A moratorium on natural gas well permitting in Flower Mound, TX, has ended, but those applying to drill in the affluent Barnett Shale town from now on will face some tough new requirements recently approved by the Flower Mound Town Council. The requirement for setbacks from natural gas wells has been increased from 500 feet to 1,500 feet for residences with mineral interests and from 1,000 feet to 1,500 feet for residences without mineral interests. The setback for schools, religious institutions, public parks, hospitals and water wells increased from 1,000 feet to 1,500 feet, and from 500 feet to 750 feet for property lines, floodplains and public roads or rights-of-way. Monitoring requirements include water well testing, pre- and post-drilling soil sampling, continued air quality monitoring by the town, and the establishment of daytime and nighttime noise levels with mitigation procedures for drilling, hydraulic fracturing and production operations. In addition, emergency plans must now include provisions for residential evacuation and the installation of an audible alarm to signal drops in pressure, the release of gas or a fire.

The city of Wellsburg, WV, has taken its first step toward repealing an ordinance it had enacted less than three months ago calling for a ban on natural gas drilling within the city and an adjacent one-mile buffer zone. A first reading of the proposal to repeal the ban passed the city council by a 5-2 vote on July 19. The council will meet again on Aug. 9 and take a second vote, which if successful will officially repeal the ban. Since Wellsburg enacted its ban on May 10, the City of Morgantown, WV, implemented a similar one in June and was immediately sued in circuit court by Northeast Natural Energy (NNE), which is drilling two Marcellus Shale natural gas wells in an industrial park outside the city limits but within its buffer zone (see NGI, July 4). Gov. Earl Ray Tomblin then issued an executive order on July 12, calling for several new safeguards on drilling and a review of state regulations (see NGI, July 18).

The city council in Fort Worth, TX, is expected to approve a plan to create maps of natural gas pipelines running through the city. The city has received $25,000 in federal grants to make the maps, which could be available to the public in 18 months. The civil engineering firm Pachero Koch will lead the project using global positioning satellite technology. Despite the move, the state’s regulatory agency — the Texas Railroad Commission — is expected to continue making pipeline maps for the entire state.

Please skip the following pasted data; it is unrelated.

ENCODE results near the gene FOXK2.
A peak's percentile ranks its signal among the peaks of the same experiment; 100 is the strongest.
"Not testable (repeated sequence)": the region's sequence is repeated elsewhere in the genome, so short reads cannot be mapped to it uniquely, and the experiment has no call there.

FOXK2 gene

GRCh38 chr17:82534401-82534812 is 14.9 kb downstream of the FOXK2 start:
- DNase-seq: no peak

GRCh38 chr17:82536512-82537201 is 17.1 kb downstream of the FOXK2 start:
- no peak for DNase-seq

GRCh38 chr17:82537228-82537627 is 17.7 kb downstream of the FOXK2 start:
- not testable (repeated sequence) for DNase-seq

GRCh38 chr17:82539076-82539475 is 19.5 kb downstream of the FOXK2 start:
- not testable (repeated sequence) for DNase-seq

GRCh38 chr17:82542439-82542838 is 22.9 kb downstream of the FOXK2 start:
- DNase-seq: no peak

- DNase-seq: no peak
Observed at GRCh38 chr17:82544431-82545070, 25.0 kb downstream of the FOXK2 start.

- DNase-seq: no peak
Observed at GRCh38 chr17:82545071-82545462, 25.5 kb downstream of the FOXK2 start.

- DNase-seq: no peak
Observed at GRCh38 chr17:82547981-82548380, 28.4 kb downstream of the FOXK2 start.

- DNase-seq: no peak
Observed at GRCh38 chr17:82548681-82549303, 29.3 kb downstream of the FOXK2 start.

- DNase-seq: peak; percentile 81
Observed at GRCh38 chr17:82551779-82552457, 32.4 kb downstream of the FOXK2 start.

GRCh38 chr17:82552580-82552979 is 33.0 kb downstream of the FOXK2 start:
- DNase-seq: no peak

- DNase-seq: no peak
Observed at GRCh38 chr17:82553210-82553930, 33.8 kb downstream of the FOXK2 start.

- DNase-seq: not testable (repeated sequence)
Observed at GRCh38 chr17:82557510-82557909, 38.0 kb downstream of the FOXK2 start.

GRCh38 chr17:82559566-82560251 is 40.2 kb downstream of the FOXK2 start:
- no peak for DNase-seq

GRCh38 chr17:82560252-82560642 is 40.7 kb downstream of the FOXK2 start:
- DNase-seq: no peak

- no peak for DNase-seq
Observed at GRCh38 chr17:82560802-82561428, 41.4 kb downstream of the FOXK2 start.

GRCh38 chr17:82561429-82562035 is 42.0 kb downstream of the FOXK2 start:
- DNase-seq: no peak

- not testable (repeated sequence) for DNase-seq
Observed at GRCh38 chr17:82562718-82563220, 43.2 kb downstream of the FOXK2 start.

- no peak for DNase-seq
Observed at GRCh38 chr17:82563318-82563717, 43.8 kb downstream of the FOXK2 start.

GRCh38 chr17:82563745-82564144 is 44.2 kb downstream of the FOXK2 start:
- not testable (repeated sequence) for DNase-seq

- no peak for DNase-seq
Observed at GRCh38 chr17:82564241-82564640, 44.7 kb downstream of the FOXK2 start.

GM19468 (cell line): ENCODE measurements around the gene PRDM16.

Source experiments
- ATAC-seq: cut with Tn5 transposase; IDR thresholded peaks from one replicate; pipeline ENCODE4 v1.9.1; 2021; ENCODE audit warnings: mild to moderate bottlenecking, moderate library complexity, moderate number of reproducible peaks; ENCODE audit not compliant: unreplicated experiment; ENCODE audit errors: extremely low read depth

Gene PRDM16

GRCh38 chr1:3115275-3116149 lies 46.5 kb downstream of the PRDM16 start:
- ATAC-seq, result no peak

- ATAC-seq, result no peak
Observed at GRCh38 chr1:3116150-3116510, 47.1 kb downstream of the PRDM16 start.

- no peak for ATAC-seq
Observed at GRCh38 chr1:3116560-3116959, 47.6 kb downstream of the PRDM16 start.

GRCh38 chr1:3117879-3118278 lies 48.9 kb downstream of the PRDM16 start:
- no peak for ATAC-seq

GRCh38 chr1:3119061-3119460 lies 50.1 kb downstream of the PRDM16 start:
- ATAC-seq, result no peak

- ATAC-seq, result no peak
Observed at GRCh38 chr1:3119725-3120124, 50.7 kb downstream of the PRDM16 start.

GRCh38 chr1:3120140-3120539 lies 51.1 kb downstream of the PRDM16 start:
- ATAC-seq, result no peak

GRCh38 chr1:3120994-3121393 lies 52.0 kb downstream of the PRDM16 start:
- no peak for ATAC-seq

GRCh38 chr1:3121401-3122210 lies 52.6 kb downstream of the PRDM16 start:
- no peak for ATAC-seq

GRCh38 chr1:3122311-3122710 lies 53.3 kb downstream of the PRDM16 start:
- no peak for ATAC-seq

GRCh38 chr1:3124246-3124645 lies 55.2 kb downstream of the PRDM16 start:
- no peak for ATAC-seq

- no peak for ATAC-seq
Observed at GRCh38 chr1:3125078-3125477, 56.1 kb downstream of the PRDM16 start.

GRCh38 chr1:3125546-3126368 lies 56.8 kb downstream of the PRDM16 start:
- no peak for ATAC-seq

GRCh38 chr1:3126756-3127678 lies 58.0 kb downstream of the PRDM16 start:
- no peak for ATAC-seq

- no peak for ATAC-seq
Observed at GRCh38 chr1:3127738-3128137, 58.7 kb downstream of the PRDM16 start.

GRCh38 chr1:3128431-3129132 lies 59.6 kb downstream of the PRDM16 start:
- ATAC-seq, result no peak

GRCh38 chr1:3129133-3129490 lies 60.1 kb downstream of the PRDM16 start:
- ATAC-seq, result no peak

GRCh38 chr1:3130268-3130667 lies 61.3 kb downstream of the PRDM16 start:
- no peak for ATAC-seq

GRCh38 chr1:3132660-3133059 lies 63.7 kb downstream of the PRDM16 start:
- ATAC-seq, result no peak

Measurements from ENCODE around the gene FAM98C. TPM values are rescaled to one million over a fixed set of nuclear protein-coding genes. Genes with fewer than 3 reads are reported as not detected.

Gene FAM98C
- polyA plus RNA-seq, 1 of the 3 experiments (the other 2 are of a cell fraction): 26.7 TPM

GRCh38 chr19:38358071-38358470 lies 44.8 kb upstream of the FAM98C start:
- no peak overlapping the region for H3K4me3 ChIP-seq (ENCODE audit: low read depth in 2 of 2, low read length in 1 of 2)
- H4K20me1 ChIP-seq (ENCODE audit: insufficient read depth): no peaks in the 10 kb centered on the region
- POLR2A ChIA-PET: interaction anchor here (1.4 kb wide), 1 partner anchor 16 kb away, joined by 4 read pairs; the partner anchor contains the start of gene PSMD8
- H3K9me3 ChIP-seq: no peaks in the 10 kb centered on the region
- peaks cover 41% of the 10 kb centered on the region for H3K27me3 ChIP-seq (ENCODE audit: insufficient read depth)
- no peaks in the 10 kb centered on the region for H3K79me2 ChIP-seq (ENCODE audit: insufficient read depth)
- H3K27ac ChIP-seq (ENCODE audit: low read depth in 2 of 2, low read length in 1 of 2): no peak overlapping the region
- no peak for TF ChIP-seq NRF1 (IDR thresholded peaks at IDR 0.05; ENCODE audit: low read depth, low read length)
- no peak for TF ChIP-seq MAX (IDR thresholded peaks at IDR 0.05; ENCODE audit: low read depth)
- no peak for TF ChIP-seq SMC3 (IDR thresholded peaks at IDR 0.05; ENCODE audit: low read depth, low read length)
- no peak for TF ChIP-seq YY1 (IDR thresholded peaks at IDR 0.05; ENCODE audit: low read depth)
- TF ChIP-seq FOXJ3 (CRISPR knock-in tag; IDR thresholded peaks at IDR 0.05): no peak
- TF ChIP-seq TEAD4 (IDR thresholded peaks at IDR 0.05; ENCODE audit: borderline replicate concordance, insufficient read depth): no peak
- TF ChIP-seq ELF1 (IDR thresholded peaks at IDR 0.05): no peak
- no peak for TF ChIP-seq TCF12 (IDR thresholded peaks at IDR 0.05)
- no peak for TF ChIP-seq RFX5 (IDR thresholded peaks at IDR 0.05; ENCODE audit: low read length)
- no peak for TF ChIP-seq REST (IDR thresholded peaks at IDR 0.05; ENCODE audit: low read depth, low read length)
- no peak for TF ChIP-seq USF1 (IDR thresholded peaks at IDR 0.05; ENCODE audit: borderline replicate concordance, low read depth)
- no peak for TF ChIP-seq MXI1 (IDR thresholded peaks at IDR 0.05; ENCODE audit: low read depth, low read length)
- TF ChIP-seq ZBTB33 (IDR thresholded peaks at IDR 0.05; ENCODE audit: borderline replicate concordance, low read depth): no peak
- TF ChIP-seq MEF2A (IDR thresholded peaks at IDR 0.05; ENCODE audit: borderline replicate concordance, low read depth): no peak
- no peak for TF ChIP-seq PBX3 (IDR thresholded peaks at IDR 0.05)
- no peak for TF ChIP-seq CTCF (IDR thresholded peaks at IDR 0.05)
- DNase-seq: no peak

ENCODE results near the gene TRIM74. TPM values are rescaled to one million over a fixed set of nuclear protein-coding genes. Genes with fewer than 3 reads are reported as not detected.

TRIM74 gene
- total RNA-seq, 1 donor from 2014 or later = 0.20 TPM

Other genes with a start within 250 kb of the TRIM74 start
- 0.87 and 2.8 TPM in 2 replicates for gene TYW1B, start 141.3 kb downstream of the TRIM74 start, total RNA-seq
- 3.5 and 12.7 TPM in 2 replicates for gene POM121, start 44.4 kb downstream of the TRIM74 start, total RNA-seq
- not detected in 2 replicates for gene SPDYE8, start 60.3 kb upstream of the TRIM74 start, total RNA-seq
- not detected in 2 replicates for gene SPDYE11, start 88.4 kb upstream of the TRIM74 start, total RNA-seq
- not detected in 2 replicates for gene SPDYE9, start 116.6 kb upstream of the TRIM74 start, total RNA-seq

Chevron Corp. and the National Aeronautics and Space Administration‘s (NASA) Jet Propulsion Laboratory (JPL) plan to work together to develop technologies to improve oil and natural gas production and recovery. Initially the alliance will direct its resources to develop “a wide range of technologies” to use in the deepwater, including power transmission, signal processing and electrical actuation. The technology developed by JPL for interplanetary missions may be useful, the partners noted. “For example, JPL developed technology that enables electronic communication over millions of miles in outer space. That same technology may have application in deepwater energy operations, which extend thousands of feet below the surface of the ocean and encounter extreme pressures and temperatures.”

Noting that traditional natural gas and coal-fired electric generation plants have to work extra and inefficiently, Colorado-based Bentek Energy’s study, “The Wind Power Paradox,” concludes that the integration of wind-generated supplies on a number of major grid systems in the United States has resulted in “little or no emissions reductions” on a systemwide basis. Wind’s intermittency causes too much cycling of other hydrocarbon-based generation units, Bentek stressed in its report. Refiring coal-fired power plants with natural gas can achieve the same level of carbon emission reductions that comes from wind generation currently, the report concluded. As coal’s share of the generation market is replaced by natural gas-fired facilities, the potential savings due to increased wind power will decline, Bentek said.